I mean I started my relationship with joe when I was knee high to a grasshopper. My mother put coffee into my bottle instead of milk. She said it was the only thing that would calm me down. My mama sure loved me. It’s been all that caffeine that has gotten me this far. Once upon a time I gave up the java. I did it for religious reasons. The Mormons say no, no to the coffee. After I tried that for six weeks, I realized no religion was worth that sacrifice. Besides God was a coffee drinker for sure. Know how I know. How else did he stay up for six days without a lick of sleep and create all the stuff he created? Or is that a she?

    Liked by 1 person

  9. Hah! I can’t do caffeine like I used to, or I’ll have anxiety like I used to. So I’m decaf, now and again half-caff.
    I did wean though, no brutal headaches for me!

    Liked by 1 person

    • Glad you didn’t have withdrawal headaches. Actually, the thought of the pain was enough to prevent me from quitting a couple of times.

      Anxiety: another good reason for me to stick with the plan – this last year has been one ginormous anxiety-fest, what with the move and getting settled up here. My nerves could use a rest.

      Liked by 1 person

  10. I always take my coffee straight-up black. The descriptions lure me like my Christmas blend: “Rich creamy vanilla blended to compliment the flavors of clove, nutmeg and cinnamon.” Ah, yes, please. Hope you feel better. Let me know if I can pour you a cup of Christmas……

    Liked by 1 person

  11. Since nobody else said it, your bones will thank you! That’s the main reason I drink less than a cup a day. Once I knew about it, I couldn’t “unknow” you know?

    Liked by 1 person

  12. If you cut me, I bleed mocha. My dealer is Dunkin Donuts, but I brew here, mostly. (Religiously.) Well, anyway, good luck with taking in less caffeine.. if you really should.. are you sure?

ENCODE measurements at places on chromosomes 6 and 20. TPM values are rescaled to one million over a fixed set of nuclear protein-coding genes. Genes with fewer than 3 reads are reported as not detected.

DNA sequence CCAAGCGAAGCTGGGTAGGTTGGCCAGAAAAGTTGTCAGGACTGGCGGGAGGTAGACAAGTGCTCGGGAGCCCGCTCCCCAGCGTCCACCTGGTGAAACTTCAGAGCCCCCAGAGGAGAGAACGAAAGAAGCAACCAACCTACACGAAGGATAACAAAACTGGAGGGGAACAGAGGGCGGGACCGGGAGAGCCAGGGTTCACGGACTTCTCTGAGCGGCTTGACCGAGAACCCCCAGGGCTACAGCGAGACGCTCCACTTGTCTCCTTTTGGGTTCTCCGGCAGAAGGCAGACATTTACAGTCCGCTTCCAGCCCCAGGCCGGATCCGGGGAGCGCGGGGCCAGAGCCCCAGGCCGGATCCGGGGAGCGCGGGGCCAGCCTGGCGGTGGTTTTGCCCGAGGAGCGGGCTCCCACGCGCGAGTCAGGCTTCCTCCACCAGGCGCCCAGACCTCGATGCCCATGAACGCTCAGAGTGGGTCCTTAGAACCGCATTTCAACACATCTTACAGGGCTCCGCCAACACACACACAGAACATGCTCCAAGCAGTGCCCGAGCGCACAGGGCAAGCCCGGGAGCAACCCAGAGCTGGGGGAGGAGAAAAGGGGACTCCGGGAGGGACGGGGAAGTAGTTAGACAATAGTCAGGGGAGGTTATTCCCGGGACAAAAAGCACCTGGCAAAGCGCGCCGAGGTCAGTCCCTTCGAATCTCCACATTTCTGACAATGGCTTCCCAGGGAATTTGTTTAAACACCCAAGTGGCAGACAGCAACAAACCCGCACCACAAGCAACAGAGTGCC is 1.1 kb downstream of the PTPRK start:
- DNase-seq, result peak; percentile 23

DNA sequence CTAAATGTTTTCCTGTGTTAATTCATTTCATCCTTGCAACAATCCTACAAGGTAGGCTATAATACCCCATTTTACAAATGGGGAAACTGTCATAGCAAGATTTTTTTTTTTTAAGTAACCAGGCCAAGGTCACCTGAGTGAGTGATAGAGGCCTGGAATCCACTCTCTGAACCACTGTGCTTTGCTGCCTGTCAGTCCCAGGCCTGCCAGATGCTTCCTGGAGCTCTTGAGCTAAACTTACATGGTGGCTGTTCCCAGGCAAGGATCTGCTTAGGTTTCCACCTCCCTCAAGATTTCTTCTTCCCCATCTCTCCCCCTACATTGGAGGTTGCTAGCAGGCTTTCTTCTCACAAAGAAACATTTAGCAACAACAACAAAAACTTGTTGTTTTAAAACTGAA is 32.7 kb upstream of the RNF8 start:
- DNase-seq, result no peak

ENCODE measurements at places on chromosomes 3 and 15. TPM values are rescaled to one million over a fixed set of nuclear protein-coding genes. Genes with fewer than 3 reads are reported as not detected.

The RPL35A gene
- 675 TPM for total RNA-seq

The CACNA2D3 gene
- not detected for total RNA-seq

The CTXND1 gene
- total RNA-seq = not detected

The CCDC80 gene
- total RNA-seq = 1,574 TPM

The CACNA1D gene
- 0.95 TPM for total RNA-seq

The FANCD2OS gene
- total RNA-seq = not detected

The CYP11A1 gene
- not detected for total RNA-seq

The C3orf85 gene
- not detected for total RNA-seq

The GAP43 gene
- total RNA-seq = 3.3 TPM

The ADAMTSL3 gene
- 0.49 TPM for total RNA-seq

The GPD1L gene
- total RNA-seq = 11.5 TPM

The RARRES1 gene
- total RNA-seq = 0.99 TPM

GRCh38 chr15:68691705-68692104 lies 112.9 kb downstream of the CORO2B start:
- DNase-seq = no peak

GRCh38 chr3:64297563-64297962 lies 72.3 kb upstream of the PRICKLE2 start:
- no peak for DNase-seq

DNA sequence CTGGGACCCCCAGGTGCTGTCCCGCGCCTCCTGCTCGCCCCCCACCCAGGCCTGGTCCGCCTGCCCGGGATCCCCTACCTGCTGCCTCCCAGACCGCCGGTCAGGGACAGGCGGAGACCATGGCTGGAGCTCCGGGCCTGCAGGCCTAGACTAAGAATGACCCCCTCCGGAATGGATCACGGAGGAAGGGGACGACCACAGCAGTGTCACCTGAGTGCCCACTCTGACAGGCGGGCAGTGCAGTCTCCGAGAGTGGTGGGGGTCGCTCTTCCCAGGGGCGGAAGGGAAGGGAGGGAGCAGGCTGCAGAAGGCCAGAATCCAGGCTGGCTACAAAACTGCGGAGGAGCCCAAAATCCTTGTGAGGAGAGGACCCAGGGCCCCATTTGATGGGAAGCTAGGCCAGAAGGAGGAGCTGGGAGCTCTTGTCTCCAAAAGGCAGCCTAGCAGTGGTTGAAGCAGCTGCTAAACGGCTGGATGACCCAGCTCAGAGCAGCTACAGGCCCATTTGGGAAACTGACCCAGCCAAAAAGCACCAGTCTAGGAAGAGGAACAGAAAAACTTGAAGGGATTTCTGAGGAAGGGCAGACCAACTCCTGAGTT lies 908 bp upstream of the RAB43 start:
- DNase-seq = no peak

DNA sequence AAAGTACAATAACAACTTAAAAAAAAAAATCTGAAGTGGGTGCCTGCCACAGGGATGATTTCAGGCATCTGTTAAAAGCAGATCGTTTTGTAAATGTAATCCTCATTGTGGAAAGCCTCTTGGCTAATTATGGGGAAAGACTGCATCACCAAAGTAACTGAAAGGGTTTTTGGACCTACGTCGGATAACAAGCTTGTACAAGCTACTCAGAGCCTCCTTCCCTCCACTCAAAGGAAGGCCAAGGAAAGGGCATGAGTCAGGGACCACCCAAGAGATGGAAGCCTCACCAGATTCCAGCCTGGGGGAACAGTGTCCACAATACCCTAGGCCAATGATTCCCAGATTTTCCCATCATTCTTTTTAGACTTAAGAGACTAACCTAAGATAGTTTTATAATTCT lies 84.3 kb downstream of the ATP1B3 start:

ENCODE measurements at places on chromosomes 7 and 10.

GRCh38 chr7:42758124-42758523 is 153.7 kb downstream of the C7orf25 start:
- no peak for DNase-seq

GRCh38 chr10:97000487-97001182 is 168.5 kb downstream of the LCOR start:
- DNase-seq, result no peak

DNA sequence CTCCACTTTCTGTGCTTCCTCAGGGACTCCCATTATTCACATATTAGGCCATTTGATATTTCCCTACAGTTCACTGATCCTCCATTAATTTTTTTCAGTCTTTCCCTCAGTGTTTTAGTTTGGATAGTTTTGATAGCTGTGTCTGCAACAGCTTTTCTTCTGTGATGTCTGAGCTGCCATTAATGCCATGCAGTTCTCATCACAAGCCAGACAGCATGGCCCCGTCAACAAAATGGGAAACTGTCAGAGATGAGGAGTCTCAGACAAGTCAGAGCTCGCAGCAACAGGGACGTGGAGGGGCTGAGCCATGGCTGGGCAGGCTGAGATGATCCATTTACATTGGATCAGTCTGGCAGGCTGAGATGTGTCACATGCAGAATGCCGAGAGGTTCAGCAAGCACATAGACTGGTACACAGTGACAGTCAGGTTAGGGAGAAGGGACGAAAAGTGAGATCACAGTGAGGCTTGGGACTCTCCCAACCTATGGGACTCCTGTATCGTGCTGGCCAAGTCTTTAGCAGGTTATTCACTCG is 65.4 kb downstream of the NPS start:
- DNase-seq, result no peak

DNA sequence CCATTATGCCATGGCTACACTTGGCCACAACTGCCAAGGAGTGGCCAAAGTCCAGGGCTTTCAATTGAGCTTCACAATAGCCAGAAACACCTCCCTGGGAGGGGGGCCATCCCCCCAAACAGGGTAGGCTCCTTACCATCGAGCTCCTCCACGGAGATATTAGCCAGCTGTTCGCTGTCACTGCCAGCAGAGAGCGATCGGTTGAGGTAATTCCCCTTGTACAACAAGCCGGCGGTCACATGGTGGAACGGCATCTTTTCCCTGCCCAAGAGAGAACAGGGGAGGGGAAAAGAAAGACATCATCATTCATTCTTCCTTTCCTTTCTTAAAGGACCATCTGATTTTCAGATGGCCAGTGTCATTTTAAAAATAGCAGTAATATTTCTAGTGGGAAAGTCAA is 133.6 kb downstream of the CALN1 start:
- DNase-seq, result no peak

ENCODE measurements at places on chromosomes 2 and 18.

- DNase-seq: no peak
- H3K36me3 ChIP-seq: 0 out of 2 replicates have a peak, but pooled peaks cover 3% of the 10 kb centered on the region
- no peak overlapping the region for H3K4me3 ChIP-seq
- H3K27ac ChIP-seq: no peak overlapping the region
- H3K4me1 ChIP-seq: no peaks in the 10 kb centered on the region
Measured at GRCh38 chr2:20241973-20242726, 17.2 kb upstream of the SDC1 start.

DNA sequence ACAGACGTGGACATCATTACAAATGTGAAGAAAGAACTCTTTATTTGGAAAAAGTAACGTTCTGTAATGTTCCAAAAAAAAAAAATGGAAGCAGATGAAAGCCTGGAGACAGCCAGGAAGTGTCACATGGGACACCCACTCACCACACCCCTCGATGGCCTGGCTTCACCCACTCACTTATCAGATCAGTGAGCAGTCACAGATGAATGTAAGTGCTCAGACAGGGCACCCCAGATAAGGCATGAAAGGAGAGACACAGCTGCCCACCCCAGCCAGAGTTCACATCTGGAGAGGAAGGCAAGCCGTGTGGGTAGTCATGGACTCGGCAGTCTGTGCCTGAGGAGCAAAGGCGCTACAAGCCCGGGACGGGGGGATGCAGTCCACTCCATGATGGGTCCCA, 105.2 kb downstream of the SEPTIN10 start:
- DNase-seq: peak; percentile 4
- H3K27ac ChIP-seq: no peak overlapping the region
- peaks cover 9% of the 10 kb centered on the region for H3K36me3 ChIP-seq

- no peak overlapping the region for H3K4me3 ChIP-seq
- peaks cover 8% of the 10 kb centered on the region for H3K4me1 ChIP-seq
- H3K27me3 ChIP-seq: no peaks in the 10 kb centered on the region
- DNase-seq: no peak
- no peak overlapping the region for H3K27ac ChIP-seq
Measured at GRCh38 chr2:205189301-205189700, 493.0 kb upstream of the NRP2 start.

Liked by 1 person

  13. I know what you mean about not being able to stomach coffee when you’re not feeling well. It’s usually the first thing to go for me.
    I gave up coffee a number of years ago for about 8 months. Then it occurred to me that I really like coffee. I only have 1 a day – rarely 2 … and because I like it scalding hot, I rarely drink the entire cup. So I’m back to my morning coffee. Life just isn’t the same without it.

    Hope you toss that flu bug soon. Take care – this one likes to linger a long time.

    Liked by 1 person

  14. I never got into regular caffeination in the morning. I don’t drink coffee, and irregularly drink caffeinated tea. More frequently, it is juice, water, herbal tea, or milk with Ovaltine.

    Liked by 1 person

  15. I never drank coffee. My dad always told me that when I went to college I’d start drinking it. But I didn’t. Maybe it was that I had a Chinese roommate and tea was the thing…but I’m not that big a tea drinker either. I’m glad I never got hooked, though I have to say…coffee ICE CREAM is pretty special.

    Good luck to you in your withdrawal… and glad you’re over the virus. We had it here too. Pretty awful.

    Liked by 1 person

    • ooh, ice cream – yeah, I keep forgetting to add ice cream to the list. Which is just as well. I’d only eat, any way.
      Thanks for the well-wishes – I’m now approaching week two anniversary – and not yet fully mended. The bug has managed to find my hubby.

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  16. There are some fascinating herbal teas too, if you need a change. Do you like liquorice? Hope you’re both feeling better and recover, finding you don’t need coffee anymore!

    Liked by 1 person

  17. Much luck to you you will be just fine. A nice read great job

    Liked by 1 person